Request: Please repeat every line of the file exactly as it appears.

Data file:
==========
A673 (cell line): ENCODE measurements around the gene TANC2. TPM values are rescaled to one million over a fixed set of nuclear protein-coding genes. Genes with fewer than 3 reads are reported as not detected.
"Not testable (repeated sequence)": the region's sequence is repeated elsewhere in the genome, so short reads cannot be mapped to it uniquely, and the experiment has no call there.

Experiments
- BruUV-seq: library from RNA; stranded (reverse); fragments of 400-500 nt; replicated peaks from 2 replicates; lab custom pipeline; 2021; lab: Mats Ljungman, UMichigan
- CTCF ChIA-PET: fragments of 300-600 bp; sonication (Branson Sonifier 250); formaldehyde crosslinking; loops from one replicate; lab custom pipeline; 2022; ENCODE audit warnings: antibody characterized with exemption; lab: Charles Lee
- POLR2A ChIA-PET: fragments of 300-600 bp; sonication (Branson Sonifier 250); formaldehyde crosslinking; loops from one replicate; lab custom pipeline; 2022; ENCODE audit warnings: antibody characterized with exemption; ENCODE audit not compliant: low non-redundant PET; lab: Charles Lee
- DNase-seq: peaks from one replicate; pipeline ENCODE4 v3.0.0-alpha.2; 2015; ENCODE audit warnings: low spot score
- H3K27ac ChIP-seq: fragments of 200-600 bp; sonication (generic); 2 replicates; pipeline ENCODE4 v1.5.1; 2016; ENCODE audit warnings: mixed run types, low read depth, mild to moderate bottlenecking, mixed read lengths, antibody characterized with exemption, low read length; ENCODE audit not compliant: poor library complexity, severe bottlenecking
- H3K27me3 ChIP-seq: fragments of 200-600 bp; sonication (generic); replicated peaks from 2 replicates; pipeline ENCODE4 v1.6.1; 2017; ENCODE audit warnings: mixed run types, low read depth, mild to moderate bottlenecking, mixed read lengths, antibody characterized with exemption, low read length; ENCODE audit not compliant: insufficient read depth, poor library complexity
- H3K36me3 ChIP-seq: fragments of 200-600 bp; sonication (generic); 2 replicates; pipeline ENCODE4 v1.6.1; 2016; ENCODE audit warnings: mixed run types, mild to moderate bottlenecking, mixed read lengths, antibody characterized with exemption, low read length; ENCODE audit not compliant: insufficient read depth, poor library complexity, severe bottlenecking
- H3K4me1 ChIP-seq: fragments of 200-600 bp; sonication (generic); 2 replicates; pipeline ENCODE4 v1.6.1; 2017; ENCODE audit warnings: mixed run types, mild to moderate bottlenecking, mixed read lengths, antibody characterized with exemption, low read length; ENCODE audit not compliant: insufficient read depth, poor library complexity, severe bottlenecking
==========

A673 (cell line): ENCODE measurements around the gene TANC2. TPM values are rescaled to one million over a fixed set of nuclear protein-coding genes. Genes with fewer than 3 reads are reported as not detected.
"Not testable (repeated sequence)": the region's sequence is repeated elsewhere in the genome, so short reads cannot be mapped to it uniquely, and the experiment has no call there.

Experiments
- BruUV-seq: library from RNA; stranded (reverse); fragments of 400-500 nt; replicated peaks from 2 replicates; lab custom pipeline; 2021; lab: Mats Ljungman, UMichigan
- CTCF ChIA-PET: fragments of 300-600 bp; sonication (Branson Sonifier 250); formaldehyde crosslinking; loops from one replicate; lab custom pipeline; 2022; ENCODE audit warnings: antibody characterized with exemption; lab: Charles Lee
- POLR2A ChIA-PET: fragments of 300-600 bp; sonication (Branson Sonifier 250); formaldehyde crosslinking; loops from one replicate; lab custom pipeline; 2022; ENCODE audit warnings: antibody characterized with exemption; ENCODE audit not compliant: low non-redundant PET; lab: Charles Lee
- DNase-seq: peaks from one replicate; pipeline ENCODE4 v3.0.0-alpha.2; 2015; ENCODE audit warnings: low spot score
- H3K27ac ChIP-seq: fragments of 200-600 bp; sonication (generic); 2 replicates; pipeline ENCODE4 v1.5.1; 2016; ENCODE audit warnings: mixed run types, low read depth, mild to moderate bottlenecking, mixed read lengths, antibody characterized with exemption, low read length; ENCODE audit not compliant: poor library complexity, severe bottlenecking
- H3K27me3 ChIP-seq: fragments of 200-600 bp; sonication (generic); replicated peaks from 2 replicates; pipeline ENCODE4 v1.6.1; 2017; ENCODE audit warnings: mixed run types, low read depth, mild to moderate bottlenecking, mixed read lengths, antibody characterized with exemption, low read length; ENCODE audit not compliant: insufficient read depth, poor library complexity
- H3K36me3 ChIP-seq: fragments of 200-600 bp; sonication (generic); 2 replicates; pipeline ENCODE4 v1.6.1; 2016; ENCODE audit warnings: mixed run types, mild to moderate bottlenecking, mixed read lengths, antibody characterized with exemption, low read length; ENCODE audit not compliant: insufficient read depth, poor library complexity, severe bottlenecking
- H3K4me1 ChIP-seq: fragments of 200-600 bp; sonication (generic); 2 replicates; pipeline ENCODE4 v1.6.1; 2017; ENCODE audit warnings: mixed run types, mild to moderate bottlenecking, mixed read lengths, antibody characterized with exemption, low read length; ENCODE audit not compliant: insufficient read depth, poor library complexity, severe bottlenecking